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We don’t do any actual talking, though, not as in speaking. We just write to each other on my notepad. Short questions with short answers. We sit like this until my mother wears out, never more than an hour. One hour every Sunday. That’s the extent of our relationship. She is 43 years old now, but she looks a lot older. I think it has to do with her eyes, her stare. It’s always blurry. Her movements are always slow, too. She used to be a math teacher, my mother. A very good one, too. She used to work at Wetherby High School, which happens to be my school. Sometimes they ask about her, her co-workers, but we never talk about why she is how she is, that it probably had something to do with my father walking out on us 15 years ago. I guess it’s better that way. Today my mother gives me a smile, though it seems to take a lot of effort. She sighs heavily as I walk over to her bed and kiss her gently on her forehead. I try to smile back, but I can’t seem to muster a sincere one this time. I don’t know why. I sit down and pull out my pen and my notepad. «You look nice,» I write, even if isn’t true. She doesn’t look nice at all. She looks even thinner than a week ago. Her skin is dry and pale. Creased, too. «Thanks, Julie», she writes me back. She takes a quick break before she slowly puts her pen back on the notepad. «School?» I try not to make a face. I’m thinking about Sara and Ophelia and the other girls, about all the mean things they say to me. But I don’t want my mother to be upset, so I just write «good», and then I add: «Got an A on a science project. Charles Froggle was very impressed.» Her mouth twitches a little. I think she’s pleased and hopefully proud, but I can’t really tell for sure. «Rudolf?» she writes. Rudolf is my cat. Well … he is really someone else’s cat, but he just showed up in our barn one day, and he has kind of just stayed with us ever since. I named him Rudolf because of the red dot on his nose. Other than that, he’s black and white, and very playful. When I think about it, Rudolf may very well be my best friend, although Glen and Margaret are okay, too, I guess. «He caught a mouse last night,» I write.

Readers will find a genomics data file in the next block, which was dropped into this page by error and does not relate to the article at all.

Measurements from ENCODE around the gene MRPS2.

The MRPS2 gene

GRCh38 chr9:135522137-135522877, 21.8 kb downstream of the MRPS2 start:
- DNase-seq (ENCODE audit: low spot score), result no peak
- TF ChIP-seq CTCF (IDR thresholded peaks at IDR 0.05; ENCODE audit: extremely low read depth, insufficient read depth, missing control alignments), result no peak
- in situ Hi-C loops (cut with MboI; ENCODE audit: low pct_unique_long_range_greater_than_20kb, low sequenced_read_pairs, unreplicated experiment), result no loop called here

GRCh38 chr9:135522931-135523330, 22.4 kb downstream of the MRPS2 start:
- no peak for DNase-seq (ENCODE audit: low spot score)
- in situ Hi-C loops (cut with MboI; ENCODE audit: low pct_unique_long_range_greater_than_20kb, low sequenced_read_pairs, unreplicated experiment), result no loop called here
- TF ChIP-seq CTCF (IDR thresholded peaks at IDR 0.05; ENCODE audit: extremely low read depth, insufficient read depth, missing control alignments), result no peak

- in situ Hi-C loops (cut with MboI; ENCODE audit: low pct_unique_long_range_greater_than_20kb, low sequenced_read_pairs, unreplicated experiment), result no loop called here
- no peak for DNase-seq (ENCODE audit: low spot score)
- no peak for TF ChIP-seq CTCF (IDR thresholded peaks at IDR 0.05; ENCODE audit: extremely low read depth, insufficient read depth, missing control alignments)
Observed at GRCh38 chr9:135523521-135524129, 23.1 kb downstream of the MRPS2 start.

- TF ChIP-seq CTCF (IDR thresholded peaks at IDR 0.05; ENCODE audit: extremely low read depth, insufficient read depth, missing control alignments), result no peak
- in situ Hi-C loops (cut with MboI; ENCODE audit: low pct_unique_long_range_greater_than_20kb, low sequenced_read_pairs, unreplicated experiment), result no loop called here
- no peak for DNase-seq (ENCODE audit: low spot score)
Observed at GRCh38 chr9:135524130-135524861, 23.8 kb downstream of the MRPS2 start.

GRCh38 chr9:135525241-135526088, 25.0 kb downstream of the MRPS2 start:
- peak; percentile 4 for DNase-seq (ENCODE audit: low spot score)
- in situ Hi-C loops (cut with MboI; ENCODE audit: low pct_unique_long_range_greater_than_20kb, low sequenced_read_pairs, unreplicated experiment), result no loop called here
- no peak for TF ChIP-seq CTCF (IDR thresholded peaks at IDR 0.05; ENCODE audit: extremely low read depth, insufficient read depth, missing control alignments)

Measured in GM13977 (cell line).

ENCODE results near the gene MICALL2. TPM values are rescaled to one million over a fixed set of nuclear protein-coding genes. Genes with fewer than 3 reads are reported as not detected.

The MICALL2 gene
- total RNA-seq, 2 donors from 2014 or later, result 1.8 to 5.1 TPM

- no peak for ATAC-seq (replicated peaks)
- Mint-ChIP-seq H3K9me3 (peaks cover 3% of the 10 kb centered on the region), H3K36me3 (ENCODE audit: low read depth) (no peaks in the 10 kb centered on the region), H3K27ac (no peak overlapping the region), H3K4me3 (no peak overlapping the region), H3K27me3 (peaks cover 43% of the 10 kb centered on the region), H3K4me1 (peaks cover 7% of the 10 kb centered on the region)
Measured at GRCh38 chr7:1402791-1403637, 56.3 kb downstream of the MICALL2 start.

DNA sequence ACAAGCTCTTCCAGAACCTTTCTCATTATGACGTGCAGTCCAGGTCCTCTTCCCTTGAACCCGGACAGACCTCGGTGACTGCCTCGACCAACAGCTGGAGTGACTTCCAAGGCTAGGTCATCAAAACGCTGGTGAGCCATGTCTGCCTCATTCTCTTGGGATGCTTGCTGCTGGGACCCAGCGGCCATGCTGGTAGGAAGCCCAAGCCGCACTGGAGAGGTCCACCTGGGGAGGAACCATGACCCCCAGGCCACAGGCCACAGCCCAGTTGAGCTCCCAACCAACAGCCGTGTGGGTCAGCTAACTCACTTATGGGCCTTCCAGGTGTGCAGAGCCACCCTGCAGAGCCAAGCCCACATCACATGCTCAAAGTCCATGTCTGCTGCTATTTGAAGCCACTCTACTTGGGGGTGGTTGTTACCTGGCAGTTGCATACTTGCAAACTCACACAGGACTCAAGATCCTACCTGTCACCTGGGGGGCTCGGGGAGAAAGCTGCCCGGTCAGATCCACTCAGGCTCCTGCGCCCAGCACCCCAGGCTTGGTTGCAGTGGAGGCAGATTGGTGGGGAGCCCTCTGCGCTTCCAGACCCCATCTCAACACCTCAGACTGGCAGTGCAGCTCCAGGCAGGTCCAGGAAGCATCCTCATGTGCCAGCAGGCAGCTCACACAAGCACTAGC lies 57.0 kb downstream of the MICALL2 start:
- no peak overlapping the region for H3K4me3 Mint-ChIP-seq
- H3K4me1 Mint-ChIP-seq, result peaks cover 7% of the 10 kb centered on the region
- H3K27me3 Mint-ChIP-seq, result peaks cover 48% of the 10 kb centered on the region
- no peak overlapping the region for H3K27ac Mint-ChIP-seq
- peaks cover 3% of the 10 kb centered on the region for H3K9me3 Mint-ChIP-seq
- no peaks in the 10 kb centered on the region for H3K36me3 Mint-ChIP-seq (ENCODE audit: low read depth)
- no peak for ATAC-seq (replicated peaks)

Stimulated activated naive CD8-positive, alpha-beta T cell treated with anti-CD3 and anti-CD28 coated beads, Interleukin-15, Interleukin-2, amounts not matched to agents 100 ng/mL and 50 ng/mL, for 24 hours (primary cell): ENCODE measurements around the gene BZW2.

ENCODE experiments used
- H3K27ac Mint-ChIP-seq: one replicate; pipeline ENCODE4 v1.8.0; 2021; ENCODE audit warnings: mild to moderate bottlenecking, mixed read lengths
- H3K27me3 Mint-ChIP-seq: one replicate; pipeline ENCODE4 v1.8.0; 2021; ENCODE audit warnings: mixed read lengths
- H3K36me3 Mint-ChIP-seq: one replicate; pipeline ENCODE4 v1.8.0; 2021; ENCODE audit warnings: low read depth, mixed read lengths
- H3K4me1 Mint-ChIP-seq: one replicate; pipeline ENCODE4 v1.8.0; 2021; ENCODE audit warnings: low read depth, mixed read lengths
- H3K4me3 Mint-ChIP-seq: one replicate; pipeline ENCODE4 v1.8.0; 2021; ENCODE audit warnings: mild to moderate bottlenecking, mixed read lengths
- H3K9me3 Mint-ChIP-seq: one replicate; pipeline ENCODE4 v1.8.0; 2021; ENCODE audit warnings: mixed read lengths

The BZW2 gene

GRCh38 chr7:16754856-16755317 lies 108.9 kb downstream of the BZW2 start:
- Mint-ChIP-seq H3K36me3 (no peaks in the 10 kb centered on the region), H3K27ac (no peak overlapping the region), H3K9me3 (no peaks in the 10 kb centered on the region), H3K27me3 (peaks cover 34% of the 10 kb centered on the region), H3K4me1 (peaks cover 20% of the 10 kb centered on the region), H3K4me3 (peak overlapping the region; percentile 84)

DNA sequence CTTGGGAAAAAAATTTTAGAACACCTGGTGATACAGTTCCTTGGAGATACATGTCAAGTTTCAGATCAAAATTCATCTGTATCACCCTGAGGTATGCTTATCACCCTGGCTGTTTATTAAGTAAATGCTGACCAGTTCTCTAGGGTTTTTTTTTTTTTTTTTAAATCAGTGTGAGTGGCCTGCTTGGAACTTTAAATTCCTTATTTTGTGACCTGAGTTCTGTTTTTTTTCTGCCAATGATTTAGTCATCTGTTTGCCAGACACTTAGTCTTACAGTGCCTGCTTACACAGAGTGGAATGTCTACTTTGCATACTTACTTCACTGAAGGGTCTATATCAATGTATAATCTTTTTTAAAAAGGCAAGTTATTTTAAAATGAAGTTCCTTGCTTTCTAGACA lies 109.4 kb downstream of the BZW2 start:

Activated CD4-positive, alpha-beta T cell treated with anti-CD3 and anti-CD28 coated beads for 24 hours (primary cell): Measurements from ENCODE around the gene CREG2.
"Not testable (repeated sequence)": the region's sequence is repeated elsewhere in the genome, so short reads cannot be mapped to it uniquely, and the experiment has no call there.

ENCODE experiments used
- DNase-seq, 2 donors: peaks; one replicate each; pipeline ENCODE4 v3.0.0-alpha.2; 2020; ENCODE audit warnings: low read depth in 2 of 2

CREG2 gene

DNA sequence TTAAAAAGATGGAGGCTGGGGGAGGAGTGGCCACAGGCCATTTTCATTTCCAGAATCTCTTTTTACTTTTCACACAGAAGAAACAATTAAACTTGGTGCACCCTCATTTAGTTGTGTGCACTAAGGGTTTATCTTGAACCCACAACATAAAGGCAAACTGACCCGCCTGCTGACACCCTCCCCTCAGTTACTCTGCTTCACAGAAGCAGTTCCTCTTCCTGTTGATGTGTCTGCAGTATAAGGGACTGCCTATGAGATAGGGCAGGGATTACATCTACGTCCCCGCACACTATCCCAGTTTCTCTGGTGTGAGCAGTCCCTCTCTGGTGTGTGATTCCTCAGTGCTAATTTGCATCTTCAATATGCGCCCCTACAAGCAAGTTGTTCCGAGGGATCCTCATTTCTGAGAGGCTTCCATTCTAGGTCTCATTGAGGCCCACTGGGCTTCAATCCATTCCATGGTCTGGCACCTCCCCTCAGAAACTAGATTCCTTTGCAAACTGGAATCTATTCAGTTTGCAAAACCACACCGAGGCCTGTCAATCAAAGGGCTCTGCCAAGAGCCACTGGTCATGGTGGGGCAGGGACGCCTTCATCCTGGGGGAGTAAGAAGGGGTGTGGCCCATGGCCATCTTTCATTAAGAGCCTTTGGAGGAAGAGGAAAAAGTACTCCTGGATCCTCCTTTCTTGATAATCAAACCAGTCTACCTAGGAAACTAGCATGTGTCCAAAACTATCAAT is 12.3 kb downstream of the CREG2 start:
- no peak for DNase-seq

THE EVIL LEGACY by Thomas Enger - excerpts

Soon the room grows quiet again. Often, when we sit like this, I find myself looking at the watch far too often. I hope she doesn’t notice. I’m always a bit relieved, too, when my grandfather knocks on the door and whispers that we have to go. This time, before he knocks, I turn over a blank page and draw a big heart that I tear off from the notepad and put in her hands. As she looks at it, I think there’s a spark in her eye. A short one. A smile, maybe, I’m not sure. Nevertheless, I’m thinking that my mother could do with an extra heart every now and then. Usually I don’t say much on our way back to Woodsview, the house we live in, Grandpa and me. But I can tell that he is looking at me from time to time. I just stare out of the window where the fields and the trees are moving hastily by. After a while he turns on the radio. I tell him to turn it back off. Why? Because the smell still lingers in my nostrils. The smell of my mother. The scent of that hospital. The smell that tells me we have to be quiet.

2. Our house sits right next to the Uhuria Forest. It has a nice view to the woods, which is why, I guess, some bright mind in the family decided to call it Woodsview some hundred years ago. This neck of the woods, so to speak, is located eight kilometres outside the centre of Holloway, a small town right on the outskirts of Halbrook county. I don’t know why they call it a town, though. There are no more than 13.000 people living here, but it’s a nice little, um, town. There are small, narrow streets in the city centre. Cobblestone. A big city square that’s always packed with people and life during the weekends, especially in the summer time. We even have a small lake right in the city centre where the kids feed the ducks and their ducklings. Holloway has on numerous occasions won the «Nicest City» award the county gives out once a year. People around here seem to take a lot of pride in that.